My Hero Academia: Two Heroes

My Hero Academia or Boku No Hero Academia is a fairly ‘young’ series written by Kohei Horikoshi, starting in July 2014 as a manga. On the surface it seems to be a typical shounen manga with an interesting hook – parodying the Superhero genre most popular in western comics (Marvel & DC). But beyond just the superhero theme, My Hero Academia also throws in some tropes which make for a particularly interesting mix – the bildungsroman and the school themes. It matches this interesting setting with a cast of characters which are not particularly common among the typical shounen stereotypes either, resulting in a nuanced and entertaining universe.

The movie occurs between Seasons 1 and 2 of the anime series with the direct supervision of Horikoshi, which likely makes the movie part of the universe canon. The story of Two Heroes is set outside of Japan, where the manga primarily focuses on, and lets us take a quick glimpse of the existence of other heroes from other parts of the world, North America in particular, although one can also catch sight of heroes from South America and China. Two original characters – a father and daughter pair in the form of David and Melissa Shield – are central to the tale and also reveal more about the environment of non-super (or non-Quirk) characters in the MHA/BNHA universe.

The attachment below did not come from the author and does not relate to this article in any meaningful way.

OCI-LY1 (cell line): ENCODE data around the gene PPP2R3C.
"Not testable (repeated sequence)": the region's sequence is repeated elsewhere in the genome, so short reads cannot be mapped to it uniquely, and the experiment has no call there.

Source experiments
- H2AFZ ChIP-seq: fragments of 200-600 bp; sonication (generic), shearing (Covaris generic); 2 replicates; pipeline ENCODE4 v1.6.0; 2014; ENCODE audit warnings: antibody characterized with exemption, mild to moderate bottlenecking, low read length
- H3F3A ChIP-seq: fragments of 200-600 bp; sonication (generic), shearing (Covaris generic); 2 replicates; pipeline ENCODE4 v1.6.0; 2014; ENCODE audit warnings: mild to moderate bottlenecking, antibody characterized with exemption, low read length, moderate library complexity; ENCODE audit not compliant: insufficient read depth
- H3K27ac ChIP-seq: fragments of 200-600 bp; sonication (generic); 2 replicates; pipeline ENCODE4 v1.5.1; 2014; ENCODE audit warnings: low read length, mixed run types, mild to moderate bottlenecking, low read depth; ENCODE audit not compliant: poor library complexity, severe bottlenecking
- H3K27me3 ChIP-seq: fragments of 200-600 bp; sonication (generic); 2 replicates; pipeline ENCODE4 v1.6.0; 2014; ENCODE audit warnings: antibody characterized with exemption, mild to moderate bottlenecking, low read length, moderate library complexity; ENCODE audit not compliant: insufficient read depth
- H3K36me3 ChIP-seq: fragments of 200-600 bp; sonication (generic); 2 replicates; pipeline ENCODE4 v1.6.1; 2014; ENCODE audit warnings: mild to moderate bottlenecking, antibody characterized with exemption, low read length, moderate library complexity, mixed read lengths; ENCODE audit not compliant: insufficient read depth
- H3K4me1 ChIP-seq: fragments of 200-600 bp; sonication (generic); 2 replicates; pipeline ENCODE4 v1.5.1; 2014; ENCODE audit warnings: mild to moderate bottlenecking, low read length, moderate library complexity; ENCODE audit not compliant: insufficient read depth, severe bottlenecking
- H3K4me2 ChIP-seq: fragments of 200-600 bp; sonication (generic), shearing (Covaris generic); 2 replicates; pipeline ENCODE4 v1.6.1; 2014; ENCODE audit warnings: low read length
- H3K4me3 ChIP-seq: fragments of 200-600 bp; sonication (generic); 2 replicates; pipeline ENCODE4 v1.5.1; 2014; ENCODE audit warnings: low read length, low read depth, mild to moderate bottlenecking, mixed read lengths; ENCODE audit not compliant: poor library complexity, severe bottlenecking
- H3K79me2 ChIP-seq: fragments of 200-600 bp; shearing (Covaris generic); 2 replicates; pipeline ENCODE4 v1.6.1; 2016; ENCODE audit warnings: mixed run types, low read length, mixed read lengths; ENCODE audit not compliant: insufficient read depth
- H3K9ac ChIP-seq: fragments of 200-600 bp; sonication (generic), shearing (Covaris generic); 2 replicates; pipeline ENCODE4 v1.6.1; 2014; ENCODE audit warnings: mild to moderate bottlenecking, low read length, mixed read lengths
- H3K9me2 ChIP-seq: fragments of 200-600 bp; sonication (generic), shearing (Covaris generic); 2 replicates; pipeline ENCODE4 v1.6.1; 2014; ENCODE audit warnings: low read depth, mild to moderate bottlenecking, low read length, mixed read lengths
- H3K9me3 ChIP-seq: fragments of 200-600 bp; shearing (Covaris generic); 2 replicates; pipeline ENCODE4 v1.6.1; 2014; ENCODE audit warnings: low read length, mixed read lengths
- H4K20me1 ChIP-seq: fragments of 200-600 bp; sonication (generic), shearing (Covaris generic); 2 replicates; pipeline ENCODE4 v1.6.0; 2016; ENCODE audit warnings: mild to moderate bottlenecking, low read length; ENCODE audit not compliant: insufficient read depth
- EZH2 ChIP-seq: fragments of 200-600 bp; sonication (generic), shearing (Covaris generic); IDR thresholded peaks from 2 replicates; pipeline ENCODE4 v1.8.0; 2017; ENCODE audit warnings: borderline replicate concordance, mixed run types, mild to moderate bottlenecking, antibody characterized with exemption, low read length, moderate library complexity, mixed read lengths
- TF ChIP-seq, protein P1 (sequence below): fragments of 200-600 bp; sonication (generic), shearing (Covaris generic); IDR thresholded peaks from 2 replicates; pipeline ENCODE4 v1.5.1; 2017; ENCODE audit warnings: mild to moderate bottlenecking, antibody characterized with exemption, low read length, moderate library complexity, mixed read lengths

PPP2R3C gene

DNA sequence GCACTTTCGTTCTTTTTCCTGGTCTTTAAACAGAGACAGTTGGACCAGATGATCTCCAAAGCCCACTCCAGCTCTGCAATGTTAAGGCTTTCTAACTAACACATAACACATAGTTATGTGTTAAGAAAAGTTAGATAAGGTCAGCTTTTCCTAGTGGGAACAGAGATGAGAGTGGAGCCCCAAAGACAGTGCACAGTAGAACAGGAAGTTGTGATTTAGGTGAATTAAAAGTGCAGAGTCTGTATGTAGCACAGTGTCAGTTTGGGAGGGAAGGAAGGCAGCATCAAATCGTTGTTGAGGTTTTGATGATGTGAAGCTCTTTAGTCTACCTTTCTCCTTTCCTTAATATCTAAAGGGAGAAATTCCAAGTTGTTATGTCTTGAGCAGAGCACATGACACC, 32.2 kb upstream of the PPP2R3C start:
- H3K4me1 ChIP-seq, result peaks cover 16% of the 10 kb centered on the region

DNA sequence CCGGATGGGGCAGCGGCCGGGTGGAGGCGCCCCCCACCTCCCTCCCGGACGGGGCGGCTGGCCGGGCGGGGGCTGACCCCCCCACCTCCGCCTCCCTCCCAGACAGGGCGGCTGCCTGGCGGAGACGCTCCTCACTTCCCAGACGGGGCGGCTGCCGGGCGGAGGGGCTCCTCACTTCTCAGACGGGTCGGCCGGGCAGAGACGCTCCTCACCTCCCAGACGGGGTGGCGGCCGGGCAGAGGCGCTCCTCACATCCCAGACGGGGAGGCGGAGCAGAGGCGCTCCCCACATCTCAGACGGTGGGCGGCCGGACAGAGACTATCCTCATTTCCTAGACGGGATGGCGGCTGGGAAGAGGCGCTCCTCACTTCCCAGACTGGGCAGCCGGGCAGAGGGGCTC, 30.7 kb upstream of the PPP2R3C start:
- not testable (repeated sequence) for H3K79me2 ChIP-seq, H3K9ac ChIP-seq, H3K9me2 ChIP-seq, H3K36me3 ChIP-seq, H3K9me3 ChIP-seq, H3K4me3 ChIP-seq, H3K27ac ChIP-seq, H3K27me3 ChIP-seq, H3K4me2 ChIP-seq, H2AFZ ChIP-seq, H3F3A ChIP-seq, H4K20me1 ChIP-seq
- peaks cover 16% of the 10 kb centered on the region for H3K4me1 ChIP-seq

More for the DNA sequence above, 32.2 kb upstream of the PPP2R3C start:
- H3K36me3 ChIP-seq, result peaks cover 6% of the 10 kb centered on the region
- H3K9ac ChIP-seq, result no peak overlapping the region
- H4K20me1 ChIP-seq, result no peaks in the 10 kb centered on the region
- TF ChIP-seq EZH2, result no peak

Visually, the movie’s aesthetics follow that of the manga/anime quite faithfully. There is a noted bump in quality and detail with the animation, and there is much more visible and liberal use of CGI, especially in the action scenes. The fight scenes are a treat to see, particularly the one showing All Might in his younger years and the grand finale, where the power and impact of each blow sends one’s heart reeling. Scenery and backgrounds are competently done and don’t distract or draw away from the experience. MHA/BNHA plays a lot of borderline-cheesy scenes pretty well, and the music carries out its role pretty well to evoke a myriad of emotions.

Ultimately, Two Heroes is a movie that shows a surprising degree of nuance and depth, given the apparently shallowness that might be easily expected of the genre, but nonetheless also manages to push forth with a shining, heroic idealism. Its a movie that can appeal to those wanting a dose of grit and blood in their entertainment, yet somehow standing forth with a pure and clear-sighted hope despite the realities of the world. Definitely a must-see for fans of the series, and a workable entry for those unfamiliar with it or anime in general.

Voice Acting
The Good
Enjoyable storyline and character scenes
Good combat/action sequences
Pop culture easter eggs
The Bad
Potential difficulty for non-fans
Lack of character for "final boss"